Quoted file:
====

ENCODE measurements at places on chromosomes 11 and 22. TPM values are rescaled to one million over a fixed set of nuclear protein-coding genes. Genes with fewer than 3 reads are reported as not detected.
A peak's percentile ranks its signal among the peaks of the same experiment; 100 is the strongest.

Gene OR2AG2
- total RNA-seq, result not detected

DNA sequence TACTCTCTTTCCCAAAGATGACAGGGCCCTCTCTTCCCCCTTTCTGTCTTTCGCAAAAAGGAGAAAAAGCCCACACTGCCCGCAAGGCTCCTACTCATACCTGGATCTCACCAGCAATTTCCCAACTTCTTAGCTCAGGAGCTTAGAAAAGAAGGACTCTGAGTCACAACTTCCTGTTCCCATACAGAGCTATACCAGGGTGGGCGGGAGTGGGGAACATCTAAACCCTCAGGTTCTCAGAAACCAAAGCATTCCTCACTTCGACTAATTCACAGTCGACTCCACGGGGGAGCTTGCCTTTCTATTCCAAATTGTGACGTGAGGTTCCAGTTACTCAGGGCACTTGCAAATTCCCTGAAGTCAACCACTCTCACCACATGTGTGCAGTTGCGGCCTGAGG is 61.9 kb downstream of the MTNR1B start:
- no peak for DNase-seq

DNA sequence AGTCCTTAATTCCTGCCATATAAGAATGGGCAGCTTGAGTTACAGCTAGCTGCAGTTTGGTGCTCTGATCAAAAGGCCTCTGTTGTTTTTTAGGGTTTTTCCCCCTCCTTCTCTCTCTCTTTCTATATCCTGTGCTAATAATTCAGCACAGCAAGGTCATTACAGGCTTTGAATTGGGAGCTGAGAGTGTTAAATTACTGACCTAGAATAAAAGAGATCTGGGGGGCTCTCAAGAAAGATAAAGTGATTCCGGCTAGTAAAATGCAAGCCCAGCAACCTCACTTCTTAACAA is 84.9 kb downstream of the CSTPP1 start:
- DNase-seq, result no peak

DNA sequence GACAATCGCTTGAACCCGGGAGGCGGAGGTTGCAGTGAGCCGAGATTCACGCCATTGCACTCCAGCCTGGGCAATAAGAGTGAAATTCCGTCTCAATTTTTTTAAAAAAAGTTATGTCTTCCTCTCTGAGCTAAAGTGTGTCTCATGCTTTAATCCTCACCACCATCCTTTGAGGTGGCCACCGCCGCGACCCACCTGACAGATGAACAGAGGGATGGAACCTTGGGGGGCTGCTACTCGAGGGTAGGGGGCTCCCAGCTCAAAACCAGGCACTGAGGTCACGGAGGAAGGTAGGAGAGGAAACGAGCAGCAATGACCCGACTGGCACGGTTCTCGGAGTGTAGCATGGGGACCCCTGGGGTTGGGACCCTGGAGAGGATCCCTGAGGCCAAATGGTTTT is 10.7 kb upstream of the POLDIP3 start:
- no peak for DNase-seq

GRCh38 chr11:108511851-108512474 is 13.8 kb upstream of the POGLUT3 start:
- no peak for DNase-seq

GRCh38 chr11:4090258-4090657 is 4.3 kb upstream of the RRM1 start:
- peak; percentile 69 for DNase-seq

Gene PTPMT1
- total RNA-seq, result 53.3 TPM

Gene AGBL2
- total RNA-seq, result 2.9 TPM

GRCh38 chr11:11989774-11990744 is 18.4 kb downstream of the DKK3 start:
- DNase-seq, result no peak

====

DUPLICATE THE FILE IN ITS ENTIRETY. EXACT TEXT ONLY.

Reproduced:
ENCODE measurements at places on chromosomes 11 and 22. TPM values are rescaled to one million over a fixed set of nuclear protein-coding genes. Genes with fewer than 3 reads are reported as not detected.
A peak's percentile ranks its signal among the peaks of the same experiment; 100 is the strongest.

Gene OR2AG2
- total RNA-seq, result not detected

DNA sequence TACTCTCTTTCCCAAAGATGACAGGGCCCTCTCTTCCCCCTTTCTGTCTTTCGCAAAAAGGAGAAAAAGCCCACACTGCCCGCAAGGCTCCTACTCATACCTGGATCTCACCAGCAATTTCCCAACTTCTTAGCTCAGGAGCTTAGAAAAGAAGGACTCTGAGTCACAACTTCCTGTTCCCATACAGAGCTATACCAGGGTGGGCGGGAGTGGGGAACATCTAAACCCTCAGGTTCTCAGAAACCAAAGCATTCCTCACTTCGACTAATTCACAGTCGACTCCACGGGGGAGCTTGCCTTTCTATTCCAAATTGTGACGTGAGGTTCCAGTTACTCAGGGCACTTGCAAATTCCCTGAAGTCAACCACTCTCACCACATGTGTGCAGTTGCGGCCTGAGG is 61.9 kb downstream of the MTNR1B start:
- no peak for DNase-seq

DNA sequence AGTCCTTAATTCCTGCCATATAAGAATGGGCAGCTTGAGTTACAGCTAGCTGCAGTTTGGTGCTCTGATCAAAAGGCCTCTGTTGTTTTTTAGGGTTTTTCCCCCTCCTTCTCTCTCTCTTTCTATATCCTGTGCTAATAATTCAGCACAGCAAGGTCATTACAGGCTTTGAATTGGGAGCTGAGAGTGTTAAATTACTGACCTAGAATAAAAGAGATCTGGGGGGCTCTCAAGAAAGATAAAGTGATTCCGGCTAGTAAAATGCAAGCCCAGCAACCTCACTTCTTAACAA is 84.9 kb downstream of the CSTPP1 start:
- DNase-seq, result no peak

DNA sequence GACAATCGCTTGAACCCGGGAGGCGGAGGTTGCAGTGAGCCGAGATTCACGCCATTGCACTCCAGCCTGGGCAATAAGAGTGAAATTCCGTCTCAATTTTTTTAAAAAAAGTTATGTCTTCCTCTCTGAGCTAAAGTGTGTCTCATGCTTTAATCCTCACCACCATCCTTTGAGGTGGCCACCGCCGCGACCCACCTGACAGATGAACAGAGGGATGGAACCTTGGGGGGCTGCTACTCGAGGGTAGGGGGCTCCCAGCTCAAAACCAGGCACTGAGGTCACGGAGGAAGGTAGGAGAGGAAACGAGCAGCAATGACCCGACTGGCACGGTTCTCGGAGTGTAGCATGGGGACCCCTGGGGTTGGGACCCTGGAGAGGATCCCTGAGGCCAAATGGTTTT is 10.7 kb upstream of the POLDIP3 start:
- no peak for DNase-seq

GRCh38 chr11:108511851-108512474 is 13.8 kb upstream of the POGLUT3 start:
- no peak for DNase-seq

GRCh38 chr11:4090258-4090657 is 4.3 kb upstream of the RRM1 start:
- peak; percentile 69 for DNase-seq

Gene PTPMT1
- total RNA-seq, result 53.3 TPM

Gene AGBL2
- total RNA-seq, result 2.9 TPM

GRCh38 chr11:11989774-11990744 is 18.4 kb downstream of the DKK3 start:
- DNase-seq, result no peak